The importance of the permanent formwork to be adjustable in the length direction is to extend the permanent formwork until both ends engage with either bricks, beams or other vertical structural members forming part of the structure. This engagement provides a good enough seal so that when concrete gets poured it is contained and does not pour out of the ends of the deck (100). One example, using bricks, is shown in Figure 4. The outer brick skin (1301) provides the concrete pour stop; the inner brick skin (1302) provides the end supports for the permanent formwork deck (100). The bottom of the trough (101) shown in Fig 4a rests on the top of the inner skin brick layer (1302) and abuts the inner surface of the outer skin brick layer (1301). The inner skin brick layer (1302) is completed to underneath the flat horizontal piece (102) to ensure the permanent formwork (100) is supported along its entire end (1303), as shown in Fig 4b.

Adjustment in the width direction (301) is achieved by moving the troughs (101) one with respect to the other. This in turn is achieved by either having narrower horizontal pieces (102), or in one embodiment shown in Figure 5, the horizontal pieces (102) are shifted horizontally in the transverse width direction (301) and overlap a protruding lip (302). The overlap of part of the lip (302) can occur on either one edge or on both edges of the horizontal piece (102). None, one, or every repeat unit can be shifted in the width direction (301), one with respect to the other. Shifting many repeat units (100) with respect to each other can achieve a large increase in the overall width of the permanent formwork deck covering width. Once the desired width of the permanent formwork is reached, the repeat units are spliced together by means of screws, rivets, seam welding or spot welding, or crimping (304). Note that there is a balance between having each horizontal piece (102) adjustable in the width direction (301), which comes at a cost of difficulty of installation. In one embodiment there will be a mixture of un-adjustable repeat units (100) and adjustable horizontal pieces (102), to limit the impact of this.

The importance of horizontal adjustment is to fully cover a given floor area in the width direction. The width adjustment in the permanent formwork allows for wide tolerances in the building and support of the floor system. The width adjustment (301) obviates the necessity to “plug holes/areas” created by un-adjustable permanent formwork. The width adjustment by means of the moveable horizontal pieces (102) does not have to be constant along the length of the deck— as long as the flat section (102) rests on the lip/flange (302) and can be attached to it this will be sufficient to make the formwork effective.

As shown in Figure 6, the vertical adjustment of the formwork (401) is achieved in the factory during the manufacturing process. The depth of the permanent formwork is dictated by the strength of the required reinforced concrete“T” beam’s strength and stiffness. The permanent formwork’s depth also determines the stiffness and strength of the formwork itself. In general the permanent formwork’s depth will be dictated by the type of construction. For example, if it is used with a brick wall support, then the depth of the formwork should be a multiple of the brick plus mortar height (402), as shown in Figure 6. The reason for this is that the horizontal portion of the permanent deck (403) should rest on bricks’ horizontal surfaces so that the brick laying lines are not disturbed and are thus properly support both the web and the flange of the deck to achieve a properly supported and reinforced concrete beam, as shown in Figure 6. When the permanent deck is used with steel beams, then its height (401) will be dictated by the steel beam’s dimensions and features.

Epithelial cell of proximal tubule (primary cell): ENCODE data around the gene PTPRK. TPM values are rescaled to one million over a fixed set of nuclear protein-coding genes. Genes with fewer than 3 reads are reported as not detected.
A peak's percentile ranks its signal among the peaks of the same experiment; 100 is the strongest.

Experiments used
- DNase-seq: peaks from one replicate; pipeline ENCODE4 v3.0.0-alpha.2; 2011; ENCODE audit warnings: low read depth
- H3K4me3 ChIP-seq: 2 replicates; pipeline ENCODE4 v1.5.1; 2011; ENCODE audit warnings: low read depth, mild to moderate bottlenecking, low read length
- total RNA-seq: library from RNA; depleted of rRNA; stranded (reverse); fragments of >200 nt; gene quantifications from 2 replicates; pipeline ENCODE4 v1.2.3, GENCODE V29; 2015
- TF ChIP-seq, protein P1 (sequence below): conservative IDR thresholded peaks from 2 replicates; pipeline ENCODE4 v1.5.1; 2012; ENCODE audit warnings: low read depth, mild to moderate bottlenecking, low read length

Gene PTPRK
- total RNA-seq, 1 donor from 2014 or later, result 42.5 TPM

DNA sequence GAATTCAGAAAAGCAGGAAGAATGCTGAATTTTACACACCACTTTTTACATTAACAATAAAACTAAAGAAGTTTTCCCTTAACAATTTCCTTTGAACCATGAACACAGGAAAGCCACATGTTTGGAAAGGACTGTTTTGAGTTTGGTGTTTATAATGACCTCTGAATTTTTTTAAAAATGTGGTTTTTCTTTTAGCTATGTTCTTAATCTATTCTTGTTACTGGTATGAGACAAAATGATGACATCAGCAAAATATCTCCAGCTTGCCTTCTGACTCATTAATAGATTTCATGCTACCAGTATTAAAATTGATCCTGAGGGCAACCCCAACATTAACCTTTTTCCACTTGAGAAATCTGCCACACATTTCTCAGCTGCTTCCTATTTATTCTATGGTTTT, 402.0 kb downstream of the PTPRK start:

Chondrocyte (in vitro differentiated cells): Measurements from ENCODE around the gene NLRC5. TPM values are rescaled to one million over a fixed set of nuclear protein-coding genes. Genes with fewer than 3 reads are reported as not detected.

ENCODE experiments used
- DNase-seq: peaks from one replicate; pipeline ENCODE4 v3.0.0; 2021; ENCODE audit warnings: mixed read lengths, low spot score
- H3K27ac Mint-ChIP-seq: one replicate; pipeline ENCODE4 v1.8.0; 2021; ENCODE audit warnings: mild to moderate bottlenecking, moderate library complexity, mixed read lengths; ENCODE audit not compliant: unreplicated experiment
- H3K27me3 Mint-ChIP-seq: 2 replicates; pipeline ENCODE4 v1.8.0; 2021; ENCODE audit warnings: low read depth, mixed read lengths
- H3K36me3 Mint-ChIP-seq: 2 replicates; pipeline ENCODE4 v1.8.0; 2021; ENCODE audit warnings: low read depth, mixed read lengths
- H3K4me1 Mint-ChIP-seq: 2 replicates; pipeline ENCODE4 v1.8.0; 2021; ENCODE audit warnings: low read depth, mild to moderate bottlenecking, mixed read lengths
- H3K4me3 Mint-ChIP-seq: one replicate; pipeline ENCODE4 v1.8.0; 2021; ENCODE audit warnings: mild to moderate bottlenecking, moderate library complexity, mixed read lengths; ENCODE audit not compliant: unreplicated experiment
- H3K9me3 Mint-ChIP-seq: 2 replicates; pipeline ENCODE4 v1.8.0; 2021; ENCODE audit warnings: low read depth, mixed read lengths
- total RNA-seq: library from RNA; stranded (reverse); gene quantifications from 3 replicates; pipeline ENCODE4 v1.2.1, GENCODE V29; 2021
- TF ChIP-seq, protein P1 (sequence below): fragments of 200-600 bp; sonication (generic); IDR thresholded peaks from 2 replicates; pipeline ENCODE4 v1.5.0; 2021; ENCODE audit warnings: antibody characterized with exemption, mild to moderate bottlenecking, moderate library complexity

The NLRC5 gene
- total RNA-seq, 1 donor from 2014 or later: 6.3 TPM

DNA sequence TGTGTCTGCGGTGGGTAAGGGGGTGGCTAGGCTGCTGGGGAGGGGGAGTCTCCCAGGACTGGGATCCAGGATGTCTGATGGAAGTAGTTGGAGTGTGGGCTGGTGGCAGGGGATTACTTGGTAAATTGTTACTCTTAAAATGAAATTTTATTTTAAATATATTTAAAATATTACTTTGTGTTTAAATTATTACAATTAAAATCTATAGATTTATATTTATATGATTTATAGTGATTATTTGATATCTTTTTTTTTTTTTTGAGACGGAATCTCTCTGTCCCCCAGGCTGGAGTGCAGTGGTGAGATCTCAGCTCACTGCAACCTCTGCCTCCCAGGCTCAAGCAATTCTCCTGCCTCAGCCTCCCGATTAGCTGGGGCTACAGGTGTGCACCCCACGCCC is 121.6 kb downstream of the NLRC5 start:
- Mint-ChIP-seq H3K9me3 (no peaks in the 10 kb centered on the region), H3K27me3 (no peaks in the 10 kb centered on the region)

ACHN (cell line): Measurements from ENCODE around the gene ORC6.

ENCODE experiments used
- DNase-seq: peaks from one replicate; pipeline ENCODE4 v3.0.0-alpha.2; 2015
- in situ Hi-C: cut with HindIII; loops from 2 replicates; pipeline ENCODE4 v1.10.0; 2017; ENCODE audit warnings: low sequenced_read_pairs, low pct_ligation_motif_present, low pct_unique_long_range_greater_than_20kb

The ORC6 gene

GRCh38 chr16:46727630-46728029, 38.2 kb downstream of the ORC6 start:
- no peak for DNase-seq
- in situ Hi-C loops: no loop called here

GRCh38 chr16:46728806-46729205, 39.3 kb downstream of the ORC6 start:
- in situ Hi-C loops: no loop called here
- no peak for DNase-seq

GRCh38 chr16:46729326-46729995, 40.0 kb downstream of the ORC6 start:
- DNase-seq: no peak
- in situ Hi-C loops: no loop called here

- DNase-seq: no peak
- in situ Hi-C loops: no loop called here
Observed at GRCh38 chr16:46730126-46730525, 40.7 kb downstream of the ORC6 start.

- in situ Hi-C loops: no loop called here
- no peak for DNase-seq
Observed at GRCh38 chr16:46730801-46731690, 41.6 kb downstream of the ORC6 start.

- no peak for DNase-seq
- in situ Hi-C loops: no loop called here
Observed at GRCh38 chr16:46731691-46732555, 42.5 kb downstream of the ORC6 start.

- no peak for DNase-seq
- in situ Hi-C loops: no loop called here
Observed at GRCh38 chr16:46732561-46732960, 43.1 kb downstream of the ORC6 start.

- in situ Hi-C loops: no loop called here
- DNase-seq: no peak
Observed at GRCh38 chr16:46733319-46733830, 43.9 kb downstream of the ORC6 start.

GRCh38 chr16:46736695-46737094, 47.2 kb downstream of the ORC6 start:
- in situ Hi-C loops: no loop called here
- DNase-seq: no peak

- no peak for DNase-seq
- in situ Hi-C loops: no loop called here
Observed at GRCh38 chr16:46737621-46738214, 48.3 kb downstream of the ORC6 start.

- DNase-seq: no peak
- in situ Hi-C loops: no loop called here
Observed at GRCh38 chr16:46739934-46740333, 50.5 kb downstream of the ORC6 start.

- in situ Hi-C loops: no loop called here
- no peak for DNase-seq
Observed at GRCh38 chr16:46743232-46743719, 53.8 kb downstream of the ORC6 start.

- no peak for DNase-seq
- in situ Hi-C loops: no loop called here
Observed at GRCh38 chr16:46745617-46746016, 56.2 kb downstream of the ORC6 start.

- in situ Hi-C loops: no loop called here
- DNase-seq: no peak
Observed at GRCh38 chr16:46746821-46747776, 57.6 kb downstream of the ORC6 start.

Another key aspect of the present invention is to utilize the steel used as reinforcing in a typical reinforced concrete beam as a support system for the permanent steel formwork to support the wet concrete. For example, the horizontal portion of the permanent formwork deck can be supported when it is carrying the wet concrete by the steel reinforcement as shown in Figure 7.

Figure 7 shows several embodiments of the support of the mid span of the flat portion of the deck (102). The support is provided by the mesh (500) that is required in the concrete slab as reinforcing and for shrinkage and creep control, and as wear or durability reinforcing. The concrete reinforcement needs to be spaced away from the formwork by a spacer (501).

As shown in Figure 7a at mid spaced and periodically along the length of the deck a tie (502) picks up the mid-span of the deck (102). As concrete is poured, the mid-span of flat portion of the deck (102) will deflect down, engage the tie (502), and transfer the load to the mesh (500), which in turn will transfer the load to the spacers (501) and to the stiff vertical portions of the trough (101). This effectively reinforces the flat section (102) against vertical deflection under weight of the concrete.